Thurrott Daily: May 6

Thurrott Daily: May 6

I’m flying home from a very quick trip to Seattle today. Here are some tech tidbits from around the web.

5/6/2016 3:49:31 PM

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Forza Motorspot 6: Apex Beta is available now for Windows 10

I wrote about this last week, but the Forza Motorspot 6: Apex Beta is available now on Windows 10. Do yourself a favor, however, and don’t make the mistake I made: This game will not run on most mainstream laptops or PCs, as it requires DirectX 12-compatible graphics. You can find the minimum, recommended and ideal specs here. Otherwise, you can waste time downloading 15 GB and then get this message.


(I did later get to try the game on Rafaels’ PC. It’s impressive looking. But I’m not sure racing games are all that compelling.)

Microsoft no longer allows administrators to block Windows Store access in Windows 10 Pro

Mary Jo reports on a weird retroactive change to Windows 10 Pro.

Microsoft has retroactively removed the ability of companies to turn off access to the Windows Store in its Windows 10 Pro version.

Up until a month ago, admins could use Group Policy to shut off employees’ access to Windows Store if they were running Windows 10 Pro. Controlling this access is a requirement for some businesses.

A Microsoft spokesperson confirmed the change, noting that businesses who need to shut off Store access have no recourse other than Windows 10 Enterprise. The official statement:

“Microsoft is focused on helping enterprises manage their environment while giving people choice in the apps and devices they use to be productive across work and life. Windows 10 Enterprise is our offering that provides IT pros with the most granular control over company devices. Windows 10 Pro offers a subset of those capabilities and is recommended for small and mid-size businesses looking for some management controls, but not the full suite necessary for IT pros at larger enterprises.The ability to block access to the Windows Store is typically for organizations who want more control over corporate-owned devices. This fits into the value of Windows 10 Enterprise.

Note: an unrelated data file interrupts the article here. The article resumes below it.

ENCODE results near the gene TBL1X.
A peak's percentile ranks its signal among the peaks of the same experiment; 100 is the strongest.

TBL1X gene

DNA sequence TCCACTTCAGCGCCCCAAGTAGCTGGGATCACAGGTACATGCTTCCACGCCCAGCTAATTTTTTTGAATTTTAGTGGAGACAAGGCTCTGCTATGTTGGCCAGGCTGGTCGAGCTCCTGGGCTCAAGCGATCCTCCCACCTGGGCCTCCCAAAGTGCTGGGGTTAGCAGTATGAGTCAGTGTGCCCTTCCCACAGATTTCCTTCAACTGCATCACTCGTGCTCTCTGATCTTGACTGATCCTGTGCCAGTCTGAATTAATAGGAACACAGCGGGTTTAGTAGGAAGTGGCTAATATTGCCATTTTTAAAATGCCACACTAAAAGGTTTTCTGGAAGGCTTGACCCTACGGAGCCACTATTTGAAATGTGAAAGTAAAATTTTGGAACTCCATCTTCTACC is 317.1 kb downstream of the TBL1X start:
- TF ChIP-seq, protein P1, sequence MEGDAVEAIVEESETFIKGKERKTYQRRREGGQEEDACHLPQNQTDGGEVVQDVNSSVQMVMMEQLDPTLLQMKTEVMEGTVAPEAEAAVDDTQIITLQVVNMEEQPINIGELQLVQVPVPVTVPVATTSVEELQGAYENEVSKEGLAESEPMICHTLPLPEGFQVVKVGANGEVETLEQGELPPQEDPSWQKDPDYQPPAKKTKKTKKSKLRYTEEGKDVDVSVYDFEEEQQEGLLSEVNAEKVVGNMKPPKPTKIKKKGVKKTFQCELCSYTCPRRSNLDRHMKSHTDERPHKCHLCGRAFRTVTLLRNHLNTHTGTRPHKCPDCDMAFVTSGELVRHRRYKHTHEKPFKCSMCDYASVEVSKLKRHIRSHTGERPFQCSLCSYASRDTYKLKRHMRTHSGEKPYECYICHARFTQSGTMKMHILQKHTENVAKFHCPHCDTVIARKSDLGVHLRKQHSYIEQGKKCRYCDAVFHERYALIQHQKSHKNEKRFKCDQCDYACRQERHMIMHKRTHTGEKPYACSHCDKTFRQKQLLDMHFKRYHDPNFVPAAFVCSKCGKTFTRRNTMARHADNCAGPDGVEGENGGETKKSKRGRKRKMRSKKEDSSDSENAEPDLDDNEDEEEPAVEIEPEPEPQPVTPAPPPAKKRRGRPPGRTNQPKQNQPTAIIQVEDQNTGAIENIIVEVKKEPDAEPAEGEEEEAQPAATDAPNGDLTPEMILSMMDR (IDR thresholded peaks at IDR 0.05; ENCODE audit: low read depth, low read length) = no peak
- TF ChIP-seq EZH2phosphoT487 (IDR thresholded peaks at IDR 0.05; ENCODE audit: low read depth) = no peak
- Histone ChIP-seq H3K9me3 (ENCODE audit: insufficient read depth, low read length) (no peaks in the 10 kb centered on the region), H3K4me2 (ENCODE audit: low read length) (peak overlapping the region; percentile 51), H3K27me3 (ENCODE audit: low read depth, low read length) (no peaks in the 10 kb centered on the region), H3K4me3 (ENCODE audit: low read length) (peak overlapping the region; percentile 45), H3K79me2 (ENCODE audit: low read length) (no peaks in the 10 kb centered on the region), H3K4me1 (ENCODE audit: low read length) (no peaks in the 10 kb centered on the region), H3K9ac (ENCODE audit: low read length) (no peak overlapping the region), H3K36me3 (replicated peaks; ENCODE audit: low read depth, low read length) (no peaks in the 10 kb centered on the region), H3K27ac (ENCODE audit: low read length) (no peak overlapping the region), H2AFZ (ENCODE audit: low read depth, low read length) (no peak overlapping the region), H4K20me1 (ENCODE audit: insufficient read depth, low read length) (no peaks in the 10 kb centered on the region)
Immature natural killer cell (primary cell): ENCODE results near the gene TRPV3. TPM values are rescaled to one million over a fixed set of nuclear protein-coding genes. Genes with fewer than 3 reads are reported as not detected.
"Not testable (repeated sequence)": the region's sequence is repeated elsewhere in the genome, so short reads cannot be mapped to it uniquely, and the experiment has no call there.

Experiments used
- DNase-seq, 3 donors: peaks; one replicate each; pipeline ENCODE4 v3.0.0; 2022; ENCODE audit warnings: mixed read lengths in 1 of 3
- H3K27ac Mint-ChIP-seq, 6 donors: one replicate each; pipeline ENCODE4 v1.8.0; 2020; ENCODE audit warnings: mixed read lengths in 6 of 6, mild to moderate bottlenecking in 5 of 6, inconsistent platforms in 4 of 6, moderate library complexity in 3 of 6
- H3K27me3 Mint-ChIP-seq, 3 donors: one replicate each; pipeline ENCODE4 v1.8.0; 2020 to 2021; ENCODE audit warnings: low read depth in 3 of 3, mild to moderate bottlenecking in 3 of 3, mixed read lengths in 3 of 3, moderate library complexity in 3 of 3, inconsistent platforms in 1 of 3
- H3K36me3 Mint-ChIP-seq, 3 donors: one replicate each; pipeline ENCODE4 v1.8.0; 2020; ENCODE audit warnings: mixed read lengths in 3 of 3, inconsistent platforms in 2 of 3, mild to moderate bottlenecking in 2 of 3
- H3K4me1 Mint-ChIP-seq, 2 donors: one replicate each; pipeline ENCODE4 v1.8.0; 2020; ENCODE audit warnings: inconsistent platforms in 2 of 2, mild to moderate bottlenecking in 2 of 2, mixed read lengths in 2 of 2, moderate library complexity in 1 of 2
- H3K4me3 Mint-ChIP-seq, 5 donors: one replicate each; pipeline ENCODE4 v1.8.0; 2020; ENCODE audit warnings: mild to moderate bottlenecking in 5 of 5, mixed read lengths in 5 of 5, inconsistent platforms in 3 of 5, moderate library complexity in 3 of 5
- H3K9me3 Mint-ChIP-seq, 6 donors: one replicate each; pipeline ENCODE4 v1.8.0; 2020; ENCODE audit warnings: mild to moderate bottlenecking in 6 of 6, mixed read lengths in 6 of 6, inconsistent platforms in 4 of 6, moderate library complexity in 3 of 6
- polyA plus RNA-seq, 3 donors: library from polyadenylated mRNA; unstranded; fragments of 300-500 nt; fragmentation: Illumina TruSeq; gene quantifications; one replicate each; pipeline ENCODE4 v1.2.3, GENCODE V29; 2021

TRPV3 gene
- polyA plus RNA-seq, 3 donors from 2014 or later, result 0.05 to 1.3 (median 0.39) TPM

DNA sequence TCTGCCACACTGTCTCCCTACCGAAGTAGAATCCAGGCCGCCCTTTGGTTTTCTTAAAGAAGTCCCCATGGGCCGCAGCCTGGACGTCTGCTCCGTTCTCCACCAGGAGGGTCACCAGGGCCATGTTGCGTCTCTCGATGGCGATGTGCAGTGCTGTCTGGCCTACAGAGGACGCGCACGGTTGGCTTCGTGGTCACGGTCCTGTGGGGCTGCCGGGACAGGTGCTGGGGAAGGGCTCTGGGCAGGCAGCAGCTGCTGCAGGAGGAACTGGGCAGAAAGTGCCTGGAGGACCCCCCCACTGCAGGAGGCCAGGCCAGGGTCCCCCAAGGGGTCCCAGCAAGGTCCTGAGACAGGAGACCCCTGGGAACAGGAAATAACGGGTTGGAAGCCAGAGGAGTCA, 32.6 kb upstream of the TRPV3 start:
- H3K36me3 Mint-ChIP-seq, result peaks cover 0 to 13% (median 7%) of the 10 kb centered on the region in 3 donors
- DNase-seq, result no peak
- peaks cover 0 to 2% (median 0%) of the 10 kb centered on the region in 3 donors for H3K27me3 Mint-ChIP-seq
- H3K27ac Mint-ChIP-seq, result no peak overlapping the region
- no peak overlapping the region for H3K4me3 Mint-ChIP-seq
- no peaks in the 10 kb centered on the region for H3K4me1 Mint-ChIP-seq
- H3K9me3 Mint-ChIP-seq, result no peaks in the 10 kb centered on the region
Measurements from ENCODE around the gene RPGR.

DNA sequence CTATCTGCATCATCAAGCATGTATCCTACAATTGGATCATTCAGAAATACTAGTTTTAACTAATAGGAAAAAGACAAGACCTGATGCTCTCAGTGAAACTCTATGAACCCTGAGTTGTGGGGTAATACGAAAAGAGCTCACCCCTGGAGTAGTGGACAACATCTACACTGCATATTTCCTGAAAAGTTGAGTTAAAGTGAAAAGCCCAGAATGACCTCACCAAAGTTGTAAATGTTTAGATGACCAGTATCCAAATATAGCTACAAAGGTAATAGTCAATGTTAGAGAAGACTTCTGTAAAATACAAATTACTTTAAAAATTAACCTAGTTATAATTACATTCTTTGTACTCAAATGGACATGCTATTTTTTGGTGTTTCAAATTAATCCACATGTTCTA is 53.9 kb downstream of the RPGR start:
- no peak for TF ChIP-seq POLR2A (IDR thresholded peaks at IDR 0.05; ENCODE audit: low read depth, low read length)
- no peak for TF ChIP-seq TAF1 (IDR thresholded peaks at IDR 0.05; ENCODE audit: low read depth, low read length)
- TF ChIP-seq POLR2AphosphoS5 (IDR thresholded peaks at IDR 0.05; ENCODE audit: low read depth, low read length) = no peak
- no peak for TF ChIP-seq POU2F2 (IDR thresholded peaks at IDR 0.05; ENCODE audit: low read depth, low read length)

It’s unclear how this fits within the “intended behavior” category. Instead, it seems that Microsoft is simply moving to make Windows 10 Enterprise (and thus its volume licensing schemes) more valuable to businesses. And doing so at the expense (literally) of those who had adopted Windows 10 Pro instead.

CNBC offers hope for Microsoft in mobile … but offers little in the way of proof

I appreciate the positive tone of this CNBC article about Microsoft’s mobile efforts. But it doesn’t really offer anything in the way of actual evidence that Microsoft can ever be successful in mobile. Also, it mixes up market share and usage share, which aren’t the same: Windows phone’s market share is under 2 percent. Anyway, if you’re looking for some good news where there is none, you’ll want to read this.

In mobile computing, the struggle is real, and Microsoft is an afterthought.

Yet there’s a quiet but growing group of Nadella fans that sees Windows 10 differently.

The new and improved operating system, advocates say, is part of an evolving Microsoft, a company that two years into a management overhaul is embracing openness, simplifying development and encouraging innovation from outsiders.

There are … anecdotes pointing to early success.

Which is of course the problem: There are only anecdotes. Still, Windows 10 can only have a positive impact on mobile. Let’s see how this develops over the next year or so.

The next Battlefield game will take place in WWI